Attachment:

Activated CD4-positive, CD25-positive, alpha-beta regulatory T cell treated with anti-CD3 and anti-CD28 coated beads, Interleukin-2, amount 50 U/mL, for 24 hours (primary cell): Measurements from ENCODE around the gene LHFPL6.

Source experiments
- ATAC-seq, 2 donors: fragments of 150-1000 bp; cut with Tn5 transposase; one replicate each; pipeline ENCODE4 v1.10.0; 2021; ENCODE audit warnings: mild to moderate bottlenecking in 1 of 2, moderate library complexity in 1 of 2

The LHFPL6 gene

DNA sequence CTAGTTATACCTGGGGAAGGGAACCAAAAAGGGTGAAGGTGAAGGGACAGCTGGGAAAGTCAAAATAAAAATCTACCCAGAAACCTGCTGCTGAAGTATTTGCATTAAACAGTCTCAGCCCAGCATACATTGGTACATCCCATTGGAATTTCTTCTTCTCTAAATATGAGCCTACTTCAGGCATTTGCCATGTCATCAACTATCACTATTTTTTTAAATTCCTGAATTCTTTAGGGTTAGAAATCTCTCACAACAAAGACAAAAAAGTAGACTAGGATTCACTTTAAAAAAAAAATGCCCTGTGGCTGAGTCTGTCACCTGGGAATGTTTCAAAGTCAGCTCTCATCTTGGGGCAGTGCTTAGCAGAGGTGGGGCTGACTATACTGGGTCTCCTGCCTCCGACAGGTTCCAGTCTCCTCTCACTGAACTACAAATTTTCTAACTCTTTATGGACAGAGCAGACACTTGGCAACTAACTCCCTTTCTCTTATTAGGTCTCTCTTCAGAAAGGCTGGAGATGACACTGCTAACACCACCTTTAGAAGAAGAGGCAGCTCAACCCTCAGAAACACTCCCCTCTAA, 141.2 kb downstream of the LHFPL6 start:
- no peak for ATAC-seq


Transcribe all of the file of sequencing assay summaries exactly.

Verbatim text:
Activated CD4-positive, CD25-positive, alpha-beta regulatory T cell treated with anti-CD3 and anti-CD28 coated beads, Interleukin-2, amount 50 U/mL, for 24 hours (primary cell): Measurements from ENCODE around the gene LHFPL6.

Source experiments
- ATAC-seq, 2 donors: fragments of 150-1000 bp; cut with Tn5 transposase; one replicate each; pipeline ENCODE4 v1.10.0; 2021; ENCODE audit warnings: mild to moderate bottlenecking in 1 of 2, moderate library complexity in 1 of 2

The LHFPL6 gene

DNA sequence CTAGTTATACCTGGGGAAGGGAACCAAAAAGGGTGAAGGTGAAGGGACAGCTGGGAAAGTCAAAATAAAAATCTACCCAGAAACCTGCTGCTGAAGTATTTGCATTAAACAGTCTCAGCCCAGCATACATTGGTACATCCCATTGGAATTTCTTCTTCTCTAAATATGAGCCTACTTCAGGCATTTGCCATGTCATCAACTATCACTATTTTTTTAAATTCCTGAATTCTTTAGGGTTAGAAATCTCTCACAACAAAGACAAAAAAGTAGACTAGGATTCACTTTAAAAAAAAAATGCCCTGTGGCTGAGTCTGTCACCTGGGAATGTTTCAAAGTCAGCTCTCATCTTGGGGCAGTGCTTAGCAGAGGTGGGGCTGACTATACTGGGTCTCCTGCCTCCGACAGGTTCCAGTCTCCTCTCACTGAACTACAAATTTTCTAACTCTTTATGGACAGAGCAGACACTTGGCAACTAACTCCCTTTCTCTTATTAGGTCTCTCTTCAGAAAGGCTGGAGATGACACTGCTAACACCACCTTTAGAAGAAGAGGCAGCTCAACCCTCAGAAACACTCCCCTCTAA, 141.2 kb downstream of the LHFPL6 start:
- no peak for ATAC-seq